Scott Nichols, a balloon artist, was going home on his scooter from where protests were taking place in Minneapolis last weekend when he was hit by a rubber bullet fired by one of several riot police officers.
“I pulled over and put my hands up because I didn’t want to be killed,” said Nichols, 40. “Everyone who knows me knows that I was not on the streets to cause problems.”
Nichols, who before the pandemic made a living from entertaining children at birthday parties under the stage name “The Amazing Scott,” spent two days in jail before being released. He had been charged with criminal charges of participating in riots and violating the curfew.
President Donald Trump has cataloged those who clash with the police forces after George Floyd’s death as organized radical left-wing brutes who devote themselves to domestic terrorism, a statement reiterated by U.S. Attorney General William Bar.
Some Democrats, such as Minnesota Governor Tim Walz and Minneapolis Mayor Jacob Frey, initially attempted to blame far-right infiltrators from other states for the riots before retracting those statements.
Anarchists, we see you! pic.twitter.com/ov1dMLu4Eg
— Donald J. Trump (@realDonaldTrump) June 1, 2020
But there is little evidence to confirm the veracity of these claims.
The Associated Press analyzed court and employment records, social media messages and other sources of information of the 217 people arrested last weekend in Minneapolis and the District of Columbia, two cities that have been the epicenter of the protests.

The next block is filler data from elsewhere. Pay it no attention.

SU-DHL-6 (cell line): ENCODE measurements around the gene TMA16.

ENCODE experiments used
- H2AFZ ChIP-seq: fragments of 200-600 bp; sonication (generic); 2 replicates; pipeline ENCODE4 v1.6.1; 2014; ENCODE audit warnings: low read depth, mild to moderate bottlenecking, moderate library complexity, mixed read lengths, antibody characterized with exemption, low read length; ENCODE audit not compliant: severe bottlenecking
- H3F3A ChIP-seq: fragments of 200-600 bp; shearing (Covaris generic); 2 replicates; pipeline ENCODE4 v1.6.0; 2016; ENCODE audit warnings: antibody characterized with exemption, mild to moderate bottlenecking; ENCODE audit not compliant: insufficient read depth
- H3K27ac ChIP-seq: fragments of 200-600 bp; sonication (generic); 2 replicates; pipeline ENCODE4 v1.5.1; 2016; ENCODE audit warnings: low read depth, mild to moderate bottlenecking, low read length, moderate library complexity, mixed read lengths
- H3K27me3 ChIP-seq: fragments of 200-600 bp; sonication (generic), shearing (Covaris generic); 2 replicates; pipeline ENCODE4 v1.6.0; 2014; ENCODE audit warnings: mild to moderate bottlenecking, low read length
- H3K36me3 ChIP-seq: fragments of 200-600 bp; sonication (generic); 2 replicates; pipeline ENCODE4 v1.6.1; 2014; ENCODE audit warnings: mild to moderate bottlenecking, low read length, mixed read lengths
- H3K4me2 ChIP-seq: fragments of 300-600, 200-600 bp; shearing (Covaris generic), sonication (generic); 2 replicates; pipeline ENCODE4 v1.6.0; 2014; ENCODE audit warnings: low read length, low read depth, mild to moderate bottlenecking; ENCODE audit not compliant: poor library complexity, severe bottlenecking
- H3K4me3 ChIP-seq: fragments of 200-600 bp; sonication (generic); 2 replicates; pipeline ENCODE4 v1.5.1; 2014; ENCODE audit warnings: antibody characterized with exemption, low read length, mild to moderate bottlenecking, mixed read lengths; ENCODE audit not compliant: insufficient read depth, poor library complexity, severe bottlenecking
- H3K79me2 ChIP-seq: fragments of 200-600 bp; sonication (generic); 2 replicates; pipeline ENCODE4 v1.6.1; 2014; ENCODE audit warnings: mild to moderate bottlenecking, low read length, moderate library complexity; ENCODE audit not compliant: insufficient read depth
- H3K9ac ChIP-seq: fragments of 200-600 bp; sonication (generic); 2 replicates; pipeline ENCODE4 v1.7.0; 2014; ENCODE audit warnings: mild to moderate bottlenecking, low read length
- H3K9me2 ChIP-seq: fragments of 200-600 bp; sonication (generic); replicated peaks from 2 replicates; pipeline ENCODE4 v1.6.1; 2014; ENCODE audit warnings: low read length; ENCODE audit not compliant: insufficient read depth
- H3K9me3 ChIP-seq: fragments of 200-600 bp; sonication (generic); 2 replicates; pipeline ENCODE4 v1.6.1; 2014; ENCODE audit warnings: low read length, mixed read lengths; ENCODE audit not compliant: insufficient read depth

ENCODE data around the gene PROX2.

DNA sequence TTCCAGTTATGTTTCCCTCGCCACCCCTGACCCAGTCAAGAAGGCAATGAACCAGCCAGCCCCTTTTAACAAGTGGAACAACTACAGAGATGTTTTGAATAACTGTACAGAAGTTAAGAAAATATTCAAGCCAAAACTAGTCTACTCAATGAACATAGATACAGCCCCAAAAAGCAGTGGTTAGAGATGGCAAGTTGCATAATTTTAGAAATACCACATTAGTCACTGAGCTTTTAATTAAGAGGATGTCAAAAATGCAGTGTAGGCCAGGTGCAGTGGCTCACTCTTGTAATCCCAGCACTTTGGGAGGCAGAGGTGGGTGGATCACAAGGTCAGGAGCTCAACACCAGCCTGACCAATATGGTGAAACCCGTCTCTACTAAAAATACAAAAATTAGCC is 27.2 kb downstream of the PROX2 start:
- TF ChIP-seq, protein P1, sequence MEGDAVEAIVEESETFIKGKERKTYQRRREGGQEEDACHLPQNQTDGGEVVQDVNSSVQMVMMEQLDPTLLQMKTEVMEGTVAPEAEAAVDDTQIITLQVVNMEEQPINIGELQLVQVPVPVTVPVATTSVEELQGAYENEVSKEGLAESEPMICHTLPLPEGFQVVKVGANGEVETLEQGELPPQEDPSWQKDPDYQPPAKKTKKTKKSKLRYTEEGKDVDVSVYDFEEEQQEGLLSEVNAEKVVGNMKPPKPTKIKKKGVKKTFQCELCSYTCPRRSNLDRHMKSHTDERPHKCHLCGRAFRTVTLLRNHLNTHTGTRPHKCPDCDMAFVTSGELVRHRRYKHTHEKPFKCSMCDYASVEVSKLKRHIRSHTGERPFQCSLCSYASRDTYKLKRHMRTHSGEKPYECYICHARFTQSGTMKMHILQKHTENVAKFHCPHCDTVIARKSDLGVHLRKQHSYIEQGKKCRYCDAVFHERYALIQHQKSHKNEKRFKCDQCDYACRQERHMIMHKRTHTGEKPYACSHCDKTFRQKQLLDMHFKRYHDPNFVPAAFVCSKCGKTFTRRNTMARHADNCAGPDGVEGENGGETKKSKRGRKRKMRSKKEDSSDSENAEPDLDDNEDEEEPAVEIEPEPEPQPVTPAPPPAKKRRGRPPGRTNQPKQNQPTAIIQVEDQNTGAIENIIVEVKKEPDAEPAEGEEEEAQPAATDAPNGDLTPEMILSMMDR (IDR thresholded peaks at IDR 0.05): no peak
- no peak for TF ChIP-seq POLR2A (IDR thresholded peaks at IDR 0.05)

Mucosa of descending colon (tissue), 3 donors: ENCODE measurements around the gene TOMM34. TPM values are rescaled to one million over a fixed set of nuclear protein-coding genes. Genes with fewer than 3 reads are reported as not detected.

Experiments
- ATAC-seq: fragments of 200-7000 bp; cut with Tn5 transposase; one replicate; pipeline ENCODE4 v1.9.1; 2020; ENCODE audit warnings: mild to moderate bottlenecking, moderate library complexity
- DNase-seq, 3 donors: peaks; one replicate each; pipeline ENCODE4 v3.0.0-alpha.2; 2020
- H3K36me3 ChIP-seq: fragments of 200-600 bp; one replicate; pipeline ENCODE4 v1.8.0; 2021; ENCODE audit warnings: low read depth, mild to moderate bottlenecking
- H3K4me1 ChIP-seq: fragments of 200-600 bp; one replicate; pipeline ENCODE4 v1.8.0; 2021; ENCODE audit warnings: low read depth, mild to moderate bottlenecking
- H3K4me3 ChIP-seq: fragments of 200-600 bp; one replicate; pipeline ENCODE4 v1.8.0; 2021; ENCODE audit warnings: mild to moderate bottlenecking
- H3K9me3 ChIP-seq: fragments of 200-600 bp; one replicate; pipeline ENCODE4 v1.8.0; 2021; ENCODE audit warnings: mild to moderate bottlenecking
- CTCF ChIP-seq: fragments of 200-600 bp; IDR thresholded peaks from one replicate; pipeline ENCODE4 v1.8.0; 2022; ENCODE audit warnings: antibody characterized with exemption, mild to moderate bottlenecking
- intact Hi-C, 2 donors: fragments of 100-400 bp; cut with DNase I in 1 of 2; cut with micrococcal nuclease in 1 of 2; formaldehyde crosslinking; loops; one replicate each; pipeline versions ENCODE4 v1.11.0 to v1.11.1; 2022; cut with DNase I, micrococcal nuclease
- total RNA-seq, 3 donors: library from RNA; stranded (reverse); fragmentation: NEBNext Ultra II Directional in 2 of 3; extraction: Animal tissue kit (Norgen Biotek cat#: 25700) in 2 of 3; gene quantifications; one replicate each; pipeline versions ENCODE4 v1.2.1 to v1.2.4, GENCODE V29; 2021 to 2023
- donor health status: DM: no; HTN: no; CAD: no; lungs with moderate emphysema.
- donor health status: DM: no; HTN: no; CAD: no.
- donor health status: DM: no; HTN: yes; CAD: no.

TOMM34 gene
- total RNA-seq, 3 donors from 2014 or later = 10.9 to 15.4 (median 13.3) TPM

Instead of being outside agitators, more than 85% of the people the police arrested were local residents. Of those accused of various crimes such as curfew violations, engaging in riots, and disobeying the police, only a small number reportedly had any affiliation with organized groups.
Those charged with more serious crimes related to looting and destruction of property―such as arson, trespassing, and theft―often had criminal records, although overwhelming numbers were local residents taking advantage of the chaos.
Messages on social media hint that few of those arrested are left-wing activists, including one who described himself as an anarchist. However, others had indications of sympathy with the political right, including some Trump supporters.
The president has tried to portray protesters and looters as “bad people, left-wing radicals,” worryingly mentioning the name “Antifa,” a term that generally describes left-wing activists united more by ideology than by organizational structure, as the source of the problems. Trump said he plans to designate Antifa as a terrorist organization.